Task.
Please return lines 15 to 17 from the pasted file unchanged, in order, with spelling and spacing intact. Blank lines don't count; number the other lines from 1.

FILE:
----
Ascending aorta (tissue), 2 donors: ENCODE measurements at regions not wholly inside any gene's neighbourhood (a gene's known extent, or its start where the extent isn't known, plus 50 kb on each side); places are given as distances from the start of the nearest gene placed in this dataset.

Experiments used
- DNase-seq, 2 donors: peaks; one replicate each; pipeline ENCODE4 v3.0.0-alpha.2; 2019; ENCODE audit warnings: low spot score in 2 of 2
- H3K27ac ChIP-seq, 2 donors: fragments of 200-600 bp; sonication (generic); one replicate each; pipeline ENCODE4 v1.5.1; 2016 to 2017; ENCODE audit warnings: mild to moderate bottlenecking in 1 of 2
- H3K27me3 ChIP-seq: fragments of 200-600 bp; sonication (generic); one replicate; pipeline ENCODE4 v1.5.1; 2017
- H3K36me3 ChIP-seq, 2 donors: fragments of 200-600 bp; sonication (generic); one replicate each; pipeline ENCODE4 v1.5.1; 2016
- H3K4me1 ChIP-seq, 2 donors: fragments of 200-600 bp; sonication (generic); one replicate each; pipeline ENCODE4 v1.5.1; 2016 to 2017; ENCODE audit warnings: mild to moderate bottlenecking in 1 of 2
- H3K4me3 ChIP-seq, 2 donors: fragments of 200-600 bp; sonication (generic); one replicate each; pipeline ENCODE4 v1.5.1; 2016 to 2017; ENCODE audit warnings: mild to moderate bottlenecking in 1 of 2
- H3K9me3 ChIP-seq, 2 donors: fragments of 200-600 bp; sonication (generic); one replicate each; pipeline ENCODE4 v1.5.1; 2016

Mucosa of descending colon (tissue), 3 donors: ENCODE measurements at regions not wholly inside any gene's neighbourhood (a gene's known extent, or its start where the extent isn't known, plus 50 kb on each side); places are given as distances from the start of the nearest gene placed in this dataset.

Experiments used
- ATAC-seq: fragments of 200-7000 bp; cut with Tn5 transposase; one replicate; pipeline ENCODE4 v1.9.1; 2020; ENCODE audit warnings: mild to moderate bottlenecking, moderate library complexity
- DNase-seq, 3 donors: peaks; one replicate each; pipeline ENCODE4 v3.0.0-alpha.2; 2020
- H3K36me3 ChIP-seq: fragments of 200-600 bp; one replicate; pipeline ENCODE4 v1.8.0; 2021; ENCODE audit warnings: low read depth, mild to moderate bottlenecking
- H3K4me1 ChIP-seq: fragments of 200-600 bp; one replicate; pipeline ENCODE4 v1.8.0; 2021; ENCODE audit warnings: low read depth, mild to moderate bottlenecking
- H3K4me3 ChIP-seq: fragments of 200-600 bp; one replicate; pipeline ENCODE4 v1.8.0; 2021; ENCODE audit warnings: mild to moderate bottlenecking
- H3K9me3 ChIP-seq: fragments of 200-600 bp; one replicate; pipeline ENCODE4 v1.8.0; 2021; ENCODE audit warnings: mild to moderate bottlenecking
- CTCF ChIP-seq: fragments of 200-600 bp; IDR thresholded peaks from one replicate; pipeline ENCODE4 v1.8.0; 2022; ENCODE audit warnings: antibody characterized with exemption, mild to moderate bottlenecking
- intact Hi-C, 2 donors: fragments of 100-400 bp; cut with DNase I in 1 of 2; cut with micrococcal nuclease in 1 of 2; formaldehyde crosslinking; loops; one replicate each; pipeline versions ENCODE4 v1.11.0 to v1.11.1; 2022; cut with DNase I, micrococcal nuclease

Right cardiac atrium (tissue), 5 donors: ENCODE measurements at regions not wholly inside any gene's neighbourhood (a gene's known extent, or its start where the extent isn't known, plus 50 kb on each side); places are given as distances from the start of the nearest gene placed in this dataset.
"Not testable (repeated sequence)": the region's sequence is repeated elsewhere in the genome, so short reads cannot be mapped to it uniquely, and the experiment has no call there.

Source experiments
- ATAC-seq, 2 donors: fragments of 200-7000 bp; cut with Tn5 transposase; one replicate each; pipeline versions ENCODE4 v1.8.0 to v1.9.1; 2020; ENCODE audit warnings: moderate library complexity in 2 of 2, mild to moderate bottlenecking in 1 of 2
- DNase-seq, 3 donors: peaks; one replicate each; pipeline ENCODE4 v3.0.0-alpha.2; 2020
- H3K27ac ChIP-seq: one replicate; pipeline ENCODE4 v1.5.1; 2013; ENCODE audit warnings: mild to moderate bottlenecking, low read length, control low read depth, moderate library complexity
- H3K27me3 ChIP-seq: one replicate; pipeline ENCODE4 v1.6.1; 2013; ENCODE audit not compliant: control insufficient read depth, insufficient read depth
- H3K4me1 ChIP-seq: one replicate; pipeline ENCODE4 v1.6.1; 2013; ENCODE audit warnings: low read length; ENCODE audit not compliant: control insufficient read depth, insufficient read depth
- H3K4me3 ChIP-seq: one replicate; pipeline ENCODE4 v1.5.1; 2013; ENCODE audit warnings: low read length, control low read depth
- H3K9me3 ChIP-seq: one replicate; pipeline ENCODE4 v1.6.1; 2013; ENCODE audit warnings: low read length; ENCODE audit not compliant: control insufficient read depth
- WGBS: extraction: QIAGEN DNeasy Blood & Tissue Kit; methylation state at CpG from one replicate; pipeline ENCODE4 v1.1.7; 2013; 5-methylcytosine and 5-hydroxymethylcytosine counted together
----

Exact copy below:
- H3K4me1 ChIP-seq: fragments of 200-600 bp; one replicate; pipeline ENCODE4 v1.8.0; 2021; ENCODE audit warnings: low read depth, mild to moderate bottlenecking
- H3K4me3 ChIP-seq: fragments of 200-600 bp; one replicate; pipeline ENCODE4 v1.8.0; 2021; ENCODE audit warnings: mild to moderate bottlenecking
- H3K9me3 ChIP-seq: fragments of 200-600 bp; one replicate; pipeline ENCODE4 v1.8.0; 2021; ENCODE audit warnings: mild to moderate bottlenecking